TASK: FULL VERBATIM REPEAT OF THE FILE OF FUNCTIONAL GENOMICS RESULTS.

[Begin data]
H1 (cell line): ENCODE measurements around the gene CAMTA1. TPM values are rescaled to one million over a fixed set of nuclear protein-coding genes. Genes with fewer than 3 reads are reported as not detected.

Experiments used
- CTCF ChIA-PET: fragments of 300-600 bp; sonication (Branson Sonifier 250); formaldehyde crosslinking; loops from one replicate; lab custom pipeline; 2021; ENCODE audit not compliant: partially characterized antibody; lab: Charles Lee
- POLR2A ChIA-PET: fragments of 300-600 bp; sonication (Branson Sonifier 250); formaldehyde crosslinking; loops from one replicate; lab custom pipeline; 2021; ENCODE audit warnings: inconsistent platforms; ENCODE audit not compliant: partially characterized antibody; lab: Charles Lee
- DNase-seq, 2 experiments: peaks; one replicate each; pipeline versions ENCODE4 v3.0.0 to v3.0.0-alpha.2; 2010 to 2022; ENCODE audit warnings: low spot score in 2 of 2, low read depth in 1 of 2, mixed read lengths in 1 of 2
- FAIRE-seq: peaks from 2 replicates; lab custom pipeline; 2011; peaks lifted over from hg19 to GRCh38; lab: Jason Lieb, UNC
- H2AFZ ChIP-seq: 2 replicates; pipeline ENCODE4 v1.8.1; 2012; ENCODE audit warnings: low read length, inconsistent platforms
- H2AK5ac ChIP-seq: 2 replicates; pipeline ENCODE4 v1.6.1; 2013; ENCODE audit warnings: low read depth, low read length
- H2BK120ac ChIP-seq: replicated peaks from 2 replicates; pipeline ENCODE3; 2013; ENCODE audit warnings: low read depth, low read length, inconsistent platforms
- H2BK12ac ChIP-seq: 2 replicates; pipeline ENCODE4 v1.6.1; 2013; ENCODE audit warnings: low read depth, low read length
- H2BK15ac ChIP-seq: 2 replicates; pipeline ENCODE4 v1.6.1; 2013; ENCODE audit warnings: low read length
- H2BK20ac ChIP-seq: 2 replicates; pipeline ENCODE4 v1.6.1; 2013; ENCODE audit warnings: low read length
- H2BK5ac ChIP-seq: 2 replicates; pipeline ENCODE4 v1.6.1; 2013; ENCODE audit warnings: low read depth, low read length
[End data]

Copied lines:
H1 (cell line): ENCODE measurements around the gene CAMTA1. TPM values are rescaled to one million over a fixed set of nuclear protein-coding genes. Genes with fewer than 3 reads are reported as not detected.

Experiments used
- CTCF ChIA-PET: fragments of 300-600 bp; sonication (Branson Sonifier 250); formaldehyde crosslinking; loops from one replicate; lab custom pipeline; 2021; ENCODE audit not compliant: partially characterized antibody; lab: Charles Lee
- POLR2A ChIA-PET: fragments of 300-600 bp; sonication (Branson Sonifier 250); formaldehyde crosslinking; loops from one replicate; lab custom pipeline; 2021; ENCODE audit warnings: inconsistent platforms; ENCODE audit not compliant: partially characterized antibody; lab: Charles Lee
- DNase-seq, 2 experiments: peaks; one replicate each; pipeline versions ENCODE4 v3.0.0 to v3.0.0-alpha.2; 2010 to 2022; ENCODE audit warnings: low spot score in 2 of 2, low read depth in 1 of 2, mixed read lengths in 1 of 2
- FAIRE-seq: peaks from 2 replicates; lab custom pipeline; 2011; peaks lifted over from hg19 to GRCh38; lab: Jason Lieb, UNC
- H2AFZ ChIP-seq: 2 replicates; pipeline ENCODE4 v1.8.1; 2012; ENCODE audit warnings: low read length, inconsistent platforms
- H2AK5ac ChIP-seq: 2 replicates; pipeline ENCODE4 v1.6.1; 2013; ENCODE audit warnings: low read depth, low read length
- H2BK120ac ChIP-seq: replicated peaks from 2 replicates; pipeline ENCODE3; 2013; ENCODE audit warnings: low read depth, low read length, inconsistent platforms
- H2BK12ac ChIP-seq: 2 replicates; pipeline ENCODE4 v1.6.1; 2013; ENCODE audit warnings: low read depth, low read length
- H2BK15ac ChIP-seq: 2 replicates; pipeline ENCODE4 v1.6.1; 2013; ENCODE audit warnings: low read length
- H2BK20ac ChIP-seq: 2 replicates; pipeline ENCODE4 v1.6.1; 2013; ENCODE audit warnings: low read length
- H2BK5ac ChIP-seq: 2 replicates; pipeline ENCODE4 v1.6.1; 2013; ENCODE audit warnings: low read depth, low read length